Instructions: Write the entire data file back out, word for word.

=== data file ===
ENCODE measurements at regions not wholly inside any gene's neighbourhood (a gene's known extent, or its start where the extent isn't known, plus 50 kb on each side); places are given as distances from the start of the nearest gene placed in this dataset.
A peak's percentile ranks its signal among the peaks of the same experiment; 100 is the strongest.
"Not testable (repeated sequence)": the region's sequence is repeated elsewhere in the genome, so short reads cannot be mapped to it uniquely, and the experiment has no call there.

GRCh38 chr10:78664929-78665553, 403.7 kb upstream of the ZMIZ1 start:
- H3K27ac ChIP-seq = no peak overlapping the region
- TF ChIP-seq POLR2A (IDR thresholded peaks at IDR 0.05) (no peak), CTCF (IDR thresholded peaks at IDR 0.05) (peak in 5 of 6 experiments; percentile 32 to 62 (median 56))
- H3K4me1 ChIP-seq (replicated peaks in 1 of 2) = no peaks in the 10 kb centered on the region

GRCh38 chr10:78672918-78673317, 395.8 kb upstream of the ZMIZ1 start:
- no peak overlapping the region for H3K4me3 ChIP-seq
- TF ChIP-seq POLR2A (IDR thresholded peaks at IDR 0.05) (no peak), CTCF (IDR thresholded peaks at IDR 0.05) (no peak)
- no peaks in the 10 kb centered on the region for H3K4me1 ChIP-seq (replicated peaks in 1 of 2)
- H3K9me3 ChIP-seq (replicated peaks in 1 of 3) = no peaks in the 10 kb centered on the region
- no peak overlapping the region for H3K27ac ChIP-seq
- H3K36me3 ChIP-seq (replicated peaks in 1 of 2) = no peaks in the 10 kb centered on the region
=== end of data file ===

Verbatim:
ENCODE measurements at regions not wholly inside any gene's neighbourhood (a gene's known extent, or its start where the extent isn't known, plus 50 kb on each side); places are given as distances from the start of the nearest gene placed in this dataset.
A peak's percentile ranks its signal among the peaks of the same experiment; 100 is the strongest.
"Not testable (repeated sequence)": the region's sequence is repeated elsewhere in the genome, so short reads cannot be mapped to it uniquely, and the experiment has no call there.

GRCh38 chr10:78664929-78665553, 403.7 kb upstream of the ZMIZ1 start:
- H3K27ac ChIP-seq = no peak overlapping the region
- TF ChIP-seq POLR2A (IDR thresholded peaks at IDR 0.05) (no peak), CTCF (IDR thresholded peaks at IDR 0.05) (peak in 5 of 6 experiments; percentile 32 to 62 (median 56))
- H3K4me1 ChIP-seq (replicated peaks in 1 of 2) = no peaks in the 10 kb centered on the region

GRCh38 chr10:78672918-78673317, 395.8 kb upstream of the ZMIZ1 start:
- no peak overlapping the region for H3K4me3 ChIP-seq
- TF ChIP-seq POLR2A (IDR thresholded peaks at IDR 0.05) (no peak), CTCF (IDR thresholded peaks at IDR 0.05) (no peak)
- no peaks in the 10 kb centered on the region for H3K4me1 ChIP-seq (replicated peaks in 1 of 2)
- H3K9me3 ChIP-seq (replicated peaks in 1 of 3) = no peaks in the 10 kb centered on the region
- no peak overlapping the region for H3K27ac ChIP-seq
- H3K36me3 ChIP-seq (replicated peaks in 1 of 2) = no peaks in the 10 kb centered on the region